The Bible took centre stage during the recent visit to Lebanon by Pope Benedict XVI. Not only did the pope point to Scripture as a source of unity, peace and hope for the Middle East’s minority Christian population, but hundreds of thousands of people received special editions of the New Testament from the Bible Society of Lebanon.
‘My peace I give to you’ (John 14:27) was the theme of the papal visit, and was printed, along with the pope’s photo, on the New Testaments.
“200,000 copies were distributed during various events during the weekend of the papal visit, generating a great deal of interest and excitement,” notes Bible Society General Secretary Dr Michael Bassous.
Held their New Testaments up high
“More than 22,000 young people held their New Testaments up high as they gathered at the Maronite Patriarchate in Bkerke to pledge to uphold the Word of God and read it daily. This was broadcast on local and international television channels.
“One young woman who was interviewed said of her New Testament: ‘This is the most precious gift we have received during this papal visit.’”
The remaining copies of the New Testament were given to the hundreds of thousands of people who gathered near Beirut’s sea front for the pope’s Sunday mass.
“Several media channels focused on these New Testaments, including the secular channel, MTV-Lebanon,” comments Dr Bassous. “The presenter, Denise Rahme, encouraged people to treasure their New Testaments and read them at home. One of our board members, Sister Bassima Khoury, was also on the programme and emphasised the importance of reading the Bible.”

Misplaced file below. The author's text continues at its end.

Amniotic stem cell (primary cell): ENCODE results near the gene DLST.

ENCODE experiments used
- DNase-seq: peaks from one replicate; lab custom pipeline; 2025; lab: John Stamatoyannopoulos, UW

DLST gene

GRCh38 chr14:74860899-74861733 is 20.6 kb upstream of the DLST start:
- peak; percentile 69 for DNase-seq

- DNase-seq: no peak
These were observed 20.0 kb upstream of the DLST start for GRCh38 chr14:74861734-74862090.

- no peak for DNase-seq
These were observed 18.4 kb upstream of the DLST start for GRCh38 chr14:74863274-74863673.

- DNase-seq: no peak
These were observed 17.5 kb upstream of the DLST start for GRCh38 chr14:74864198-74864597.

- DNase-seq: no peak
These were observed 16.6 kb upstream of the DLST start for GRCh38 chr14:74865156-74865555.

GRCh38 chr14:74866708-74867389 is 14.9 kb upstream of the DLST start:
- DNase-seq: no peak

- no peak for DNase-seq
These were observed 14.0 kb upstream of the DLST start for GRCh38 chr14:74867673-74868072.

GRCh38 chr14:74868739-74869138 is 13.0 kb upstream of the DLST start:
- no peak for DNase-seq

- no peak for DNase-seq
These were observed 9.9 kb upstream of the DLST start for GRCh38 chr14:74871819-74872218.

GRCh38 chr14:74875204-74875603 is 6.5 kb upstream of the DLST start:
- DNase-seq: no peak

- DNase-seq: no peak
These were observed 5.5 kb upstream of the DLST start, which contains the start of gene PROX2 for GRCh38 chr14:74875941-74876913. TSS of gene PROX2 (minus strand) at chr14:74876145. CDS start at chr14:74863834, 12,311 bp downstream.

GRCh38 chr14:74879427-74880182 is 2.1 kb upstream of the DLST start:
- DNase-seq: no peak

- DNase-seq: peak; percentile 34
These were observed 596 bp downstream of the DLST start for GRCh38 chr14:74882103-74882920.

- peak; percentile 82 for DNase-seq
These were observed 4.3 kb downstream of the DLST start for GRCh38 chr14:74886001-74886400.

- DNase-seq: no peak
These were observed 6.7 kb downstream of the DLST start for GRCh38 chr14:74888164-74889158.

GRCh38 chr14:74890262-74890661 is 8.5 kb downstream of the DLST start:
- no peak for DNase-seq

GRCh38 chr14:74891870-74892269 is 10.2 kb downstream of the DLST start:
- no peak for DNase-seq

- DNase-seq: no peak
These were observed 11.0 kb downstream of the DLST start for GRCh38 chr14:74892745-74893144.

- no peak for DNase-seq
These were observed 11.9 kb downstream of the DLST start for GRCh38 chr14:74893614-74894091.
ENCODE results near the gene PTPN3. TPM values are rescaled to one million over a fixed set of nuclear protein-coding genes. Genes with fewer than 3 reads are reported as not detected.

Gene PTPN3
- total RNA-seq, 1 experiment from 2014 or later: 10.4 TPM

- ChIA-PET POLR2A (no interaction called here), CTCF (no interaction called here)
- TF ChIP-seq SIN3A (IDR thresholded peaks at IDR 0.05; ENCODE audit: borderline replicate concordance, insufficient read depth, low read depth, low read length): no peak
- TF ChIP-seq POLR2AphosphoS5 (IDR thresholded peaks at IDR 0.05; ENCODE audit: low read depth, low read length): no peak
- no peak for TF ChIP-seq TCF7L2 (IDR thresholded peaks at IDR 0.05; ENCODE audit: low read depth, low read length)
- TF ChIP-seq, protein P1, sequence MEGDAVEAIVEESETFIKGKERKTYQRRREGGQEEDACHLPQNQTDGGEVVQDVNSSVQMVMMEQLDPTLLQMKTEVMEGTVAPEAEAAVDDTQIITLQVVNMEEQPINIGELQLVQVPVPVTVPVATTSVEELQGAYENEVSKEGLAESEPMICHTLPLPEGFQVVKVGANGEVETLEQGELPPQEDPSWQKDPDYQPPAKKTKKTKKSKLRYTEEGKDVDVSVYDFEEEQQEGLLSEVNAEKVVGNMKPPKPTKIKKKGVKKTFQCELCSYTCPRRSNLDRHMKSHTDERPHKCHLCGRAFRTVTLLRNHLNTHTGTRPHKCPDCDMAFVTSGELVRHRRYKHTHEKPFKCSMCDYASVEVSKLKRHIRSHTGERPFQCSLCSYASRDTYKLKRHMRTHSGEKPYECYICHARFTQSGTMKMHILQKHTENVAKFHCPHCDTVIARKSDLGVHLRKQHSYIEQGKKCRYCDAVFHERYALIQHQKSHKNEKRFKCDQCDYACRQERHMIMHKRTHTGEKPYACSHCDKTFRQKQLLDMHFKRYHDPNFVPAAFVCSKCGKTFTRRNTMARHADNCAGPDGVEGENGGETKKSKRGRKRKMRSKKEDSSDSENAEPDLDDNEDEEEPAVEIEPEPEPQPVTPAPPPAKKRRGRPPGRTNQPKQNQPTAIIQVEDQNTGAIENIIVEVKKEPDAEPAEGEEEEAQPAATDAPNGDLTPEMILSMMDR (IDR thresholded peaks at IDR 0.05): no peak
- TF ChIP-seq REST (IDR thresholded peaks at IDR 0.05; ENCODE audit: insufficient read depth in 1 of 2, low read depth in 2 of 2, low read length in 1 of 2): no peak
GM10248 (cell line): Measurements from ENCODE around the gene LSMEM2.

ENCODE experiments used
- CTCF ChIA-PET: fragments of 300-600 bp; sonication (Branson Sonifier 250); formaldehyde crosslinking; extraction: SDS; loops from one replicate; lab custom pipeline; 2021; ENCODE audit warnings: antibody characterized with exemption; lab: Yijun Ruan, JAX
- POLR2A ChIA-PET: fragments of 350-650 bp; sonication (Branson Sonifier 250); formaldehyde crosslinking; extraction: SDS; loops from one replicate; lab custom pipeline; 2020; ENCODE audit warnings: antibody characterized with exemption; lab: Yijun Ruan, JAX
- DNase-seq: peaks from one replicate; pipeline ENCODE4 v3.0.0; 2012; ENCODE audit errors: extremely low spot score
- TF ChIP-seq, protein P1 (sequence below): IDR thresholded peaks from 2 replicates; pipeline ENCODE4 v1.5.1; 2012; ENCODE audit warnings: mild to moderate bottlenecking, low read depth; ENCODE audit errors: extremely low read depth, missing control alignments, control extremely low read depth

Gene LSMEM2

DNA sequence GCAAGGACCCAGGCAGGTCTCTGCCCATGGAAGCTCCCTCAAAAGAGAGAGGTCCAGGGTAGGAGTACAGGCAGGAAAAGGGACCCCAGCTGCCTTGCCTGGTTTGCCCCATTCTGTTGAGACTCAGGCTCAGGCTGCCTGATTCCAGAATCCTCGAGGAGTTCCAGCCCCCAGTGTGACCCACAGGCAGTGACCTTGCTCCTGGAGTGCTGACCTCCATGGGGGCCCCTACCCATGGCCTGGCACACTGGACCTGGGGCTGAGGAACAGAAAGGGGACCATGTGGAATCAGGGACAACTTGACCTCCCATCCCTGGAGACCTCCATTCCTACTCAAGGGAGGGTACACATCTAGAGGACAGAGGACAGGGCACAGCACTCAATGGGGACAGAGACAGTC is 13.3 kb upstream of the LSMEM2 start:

Dr Bassous also took part in a live television broadcast on Middle Eastern Christian satellite channel SAT-7 the day the pope arrived in Lebanon.
A message to all Christians in the Middle East
“We must understand the significant of this papal visit as a message to all Christians in the Middle East that our presence and witness in this troubled region is needed and crucial,” he told viewers.
One of Pope Benedict XVI’s purposes for visiting Lebanon was to sign the Post-Synodal Apostolic Exhortation on the Church in the Middle East. In the exhortation, the pope writes to the region’s Christians:
Unity and respect
“Strive to live in unity and respect, and in fraternal communion with one another in mutual love and esteem, so as to be credible witnesses to your faith… God will hear your prayer, he will bless your way of life and give you his Spirit to enable you to bear the burden of the day. For ‘where the Spirit of the Lord is, there is freedom.’ (2 Corinthians 3:17)
“To Christians who were experiencing similar situations Saint Peter wrote the following words of exhortation which I willingly address to you:
“‘Now who is there to harm you, if you are zealous for what is right? … Have no fear of them, nor be troubled, but in your hearts reverence Christ the Lord. Always be prepared to make a defence to anyone who calls you to account for the hope that is in you.’ (1 Peter 3:13-15)”